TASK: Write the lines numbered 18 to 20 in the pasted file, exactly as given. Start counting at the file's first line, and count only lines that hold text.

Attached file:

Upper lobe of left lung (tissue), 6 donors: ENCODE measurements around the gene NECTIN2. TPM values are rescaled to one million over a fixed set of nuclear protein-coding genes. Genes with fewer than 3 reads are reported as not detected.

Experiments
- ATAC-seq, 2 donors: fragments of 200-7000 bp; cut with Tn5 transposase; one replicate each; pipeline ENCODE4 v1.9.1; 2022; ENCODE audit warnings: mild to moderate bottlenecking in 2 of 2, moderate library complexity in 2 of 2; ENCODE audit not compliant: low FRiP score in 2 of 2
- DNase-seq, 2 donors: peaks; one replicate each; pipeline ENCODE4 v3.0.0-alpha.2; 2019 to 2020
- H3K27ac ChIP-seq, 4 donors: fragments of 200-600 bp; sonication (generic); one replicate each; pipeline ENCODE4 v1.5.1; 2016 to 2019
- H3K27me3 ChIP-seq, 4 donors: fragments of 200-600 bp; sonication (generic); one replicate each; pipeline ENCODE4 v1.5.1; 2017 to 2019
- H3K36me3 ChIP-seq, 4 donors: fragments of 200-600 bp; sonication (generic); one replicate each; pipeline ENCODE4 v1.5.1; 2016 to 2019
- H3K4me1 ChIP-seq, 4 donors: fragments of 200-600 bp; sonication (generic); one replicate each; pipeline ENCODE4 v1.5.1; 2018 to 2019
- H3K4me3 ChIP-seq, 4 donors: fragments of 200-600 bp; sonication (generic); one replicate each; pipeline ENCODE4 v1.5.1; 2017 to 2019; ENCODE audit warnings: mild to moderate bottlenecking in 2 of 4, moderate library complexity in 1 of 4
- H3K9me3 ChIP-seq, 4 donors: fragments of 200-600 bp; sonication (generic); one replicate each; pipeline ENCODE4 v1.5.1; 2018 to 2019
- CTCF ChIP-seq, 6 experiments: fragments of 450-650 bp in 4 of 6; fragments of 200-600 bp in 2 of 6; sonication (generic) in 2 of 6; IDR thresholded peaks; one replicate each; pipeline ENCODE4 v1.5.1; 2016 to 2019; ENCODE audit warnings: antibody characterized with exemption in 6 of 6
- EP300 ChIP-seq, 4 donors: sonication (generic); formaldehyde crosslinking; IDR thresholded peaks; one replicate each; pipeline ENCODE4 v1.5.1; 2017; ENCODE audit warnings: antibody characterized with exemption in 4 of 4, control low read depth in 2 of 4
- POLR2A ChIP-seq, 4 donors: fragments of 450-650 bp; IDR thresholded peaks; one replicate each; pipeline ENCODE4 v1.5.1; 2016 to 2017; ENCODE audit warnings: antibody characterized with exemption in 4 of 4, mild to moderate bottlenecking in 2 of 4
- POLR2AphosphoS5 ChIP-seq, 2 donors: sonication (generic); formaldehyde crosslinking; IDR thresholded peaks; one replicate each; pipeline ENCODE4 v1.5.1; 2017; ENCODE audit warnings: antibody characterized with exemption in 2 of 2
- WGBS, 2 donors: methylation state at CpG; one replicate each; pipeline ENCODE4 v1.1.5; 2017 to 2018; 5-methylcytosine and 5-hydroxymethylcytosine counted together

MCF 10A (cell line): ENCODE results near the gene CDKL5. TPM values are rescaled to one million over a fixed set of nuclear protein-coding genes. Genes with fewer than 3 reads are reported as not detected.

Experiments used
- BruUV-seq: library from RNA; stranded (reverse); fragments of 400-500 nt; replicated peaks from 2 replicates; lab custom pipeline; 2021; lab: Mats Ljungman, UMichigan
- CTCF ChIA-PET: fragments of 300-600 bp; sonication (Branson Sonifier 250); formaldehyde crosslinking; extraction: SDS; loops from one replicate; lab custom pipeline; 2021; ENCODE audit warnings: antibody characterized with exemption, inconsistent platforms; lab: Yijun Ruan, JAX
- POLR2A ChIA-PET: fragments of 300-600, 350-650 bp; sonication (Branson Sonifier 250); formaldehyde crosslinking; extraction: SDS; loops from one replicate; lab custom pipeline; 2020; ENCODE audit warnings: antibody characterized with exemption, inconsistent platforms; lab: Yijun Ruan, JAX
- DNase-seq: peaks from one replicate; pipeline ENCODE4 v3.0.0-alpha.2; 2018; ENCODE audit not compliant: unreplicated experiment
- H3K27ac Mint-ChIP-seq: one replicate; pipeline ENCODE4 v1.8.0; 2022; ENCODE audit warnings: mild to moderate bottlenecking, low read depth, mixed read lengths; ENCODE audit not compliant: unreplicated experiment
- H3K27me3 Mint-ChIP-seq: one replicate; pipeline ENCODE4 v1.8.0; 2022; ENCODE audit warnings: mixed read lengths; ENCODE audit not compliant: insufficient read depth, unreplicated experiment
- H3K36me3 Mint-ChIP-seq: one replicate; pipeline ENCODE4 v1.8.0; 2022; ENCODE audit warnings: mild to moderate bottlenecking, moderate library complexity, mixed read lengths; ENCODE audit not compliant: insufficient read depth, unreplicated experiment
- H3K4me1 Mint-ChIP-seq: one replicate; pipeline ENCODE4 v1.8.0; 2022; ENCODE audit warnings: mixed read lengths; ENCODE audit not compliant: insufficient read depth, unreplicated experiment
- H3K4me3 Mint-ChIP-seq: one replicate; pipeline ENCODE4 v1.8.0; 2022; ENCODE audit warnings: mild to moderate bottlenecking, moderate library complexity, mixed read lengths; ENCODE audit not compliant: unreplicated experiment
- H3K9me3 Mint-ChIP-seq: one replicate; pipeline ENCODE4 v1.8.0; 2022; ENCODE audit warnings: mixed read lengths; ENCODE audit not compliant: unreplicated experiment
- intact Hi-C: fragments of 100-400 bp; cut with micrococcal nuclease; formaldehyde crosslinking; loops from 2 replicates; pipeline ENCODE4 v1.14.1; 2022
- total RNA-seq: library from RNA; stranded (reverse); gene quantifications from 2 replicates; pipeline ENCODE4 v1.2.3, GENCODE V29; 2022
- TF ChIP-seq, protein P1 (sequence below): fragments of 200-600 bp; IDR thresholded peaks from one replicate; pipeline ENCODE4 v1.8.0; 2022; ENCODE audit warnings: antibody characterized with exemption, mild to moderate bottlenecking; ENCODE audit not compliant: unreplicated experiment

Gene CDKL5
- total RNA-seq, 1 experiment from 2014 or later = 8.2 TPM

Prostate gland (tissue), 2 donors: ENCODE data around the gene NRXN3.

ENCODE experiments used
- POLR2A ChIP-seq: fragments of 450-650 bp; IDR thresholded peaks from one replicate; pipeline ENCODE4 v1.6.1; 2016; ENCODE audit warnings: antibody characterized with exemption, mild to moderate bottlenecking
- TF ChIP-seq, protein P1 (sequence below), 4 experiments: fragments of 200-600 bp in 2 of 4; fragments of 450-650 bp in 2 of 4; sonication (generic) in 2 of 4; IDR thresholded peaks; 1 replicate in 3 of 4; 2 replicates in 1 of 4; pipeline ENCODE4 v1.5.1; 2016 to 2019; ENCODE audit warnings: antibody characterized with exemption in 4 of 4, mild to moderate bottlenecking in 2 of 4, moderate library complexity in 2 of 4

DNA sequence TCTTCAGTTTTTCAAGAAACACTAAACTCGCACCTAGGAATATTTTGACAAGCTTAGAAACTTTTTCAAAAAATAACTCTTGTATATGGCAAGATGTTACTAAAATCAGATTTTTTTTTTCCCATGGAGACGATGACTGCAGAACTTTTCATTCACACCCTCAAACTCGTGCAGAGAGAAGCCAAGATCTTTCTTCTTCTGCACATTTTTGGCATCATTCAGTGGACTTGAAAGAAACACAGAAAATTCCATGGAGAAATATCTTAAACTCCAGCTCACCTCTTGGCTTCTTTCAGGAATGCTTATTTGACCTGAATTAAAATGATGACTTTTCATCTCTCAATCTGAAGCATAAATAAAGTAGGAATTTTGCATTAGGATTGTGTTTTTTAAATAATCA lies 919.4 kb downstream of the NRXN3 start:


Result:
- BruUV-seq: library from RNA; stranded (reverse); fragments of 400-500 nt; replicated peaks from 2 replicates; lab custom pipeline; 2021; lab: Mats Ljungman, UMichigan
- CTCF ChIA-PET: fragments of 300-600 bp; sonication (Branson Sonifier 250); formaldehyde crosslinking; extraction: SDS; loops from one replicate; lab custom pipeline; 2021; ENCODE audit warnings: antibody characterized with exemption, inconsistent platforms; lab: Yijun Ruan, JAX
- POLR2A ChIA-PET: fragments of 300-600, 350-650 bp; sonication (Branson Sonifier 250); formaldehyde crosslinking; extraction: SDS; loops from one replicate; lab custom pipeline; 2020; ENCODE audit warnings: antibody characterized with exemption, inconsistent platforms; lab: Yijun Ruan, JAX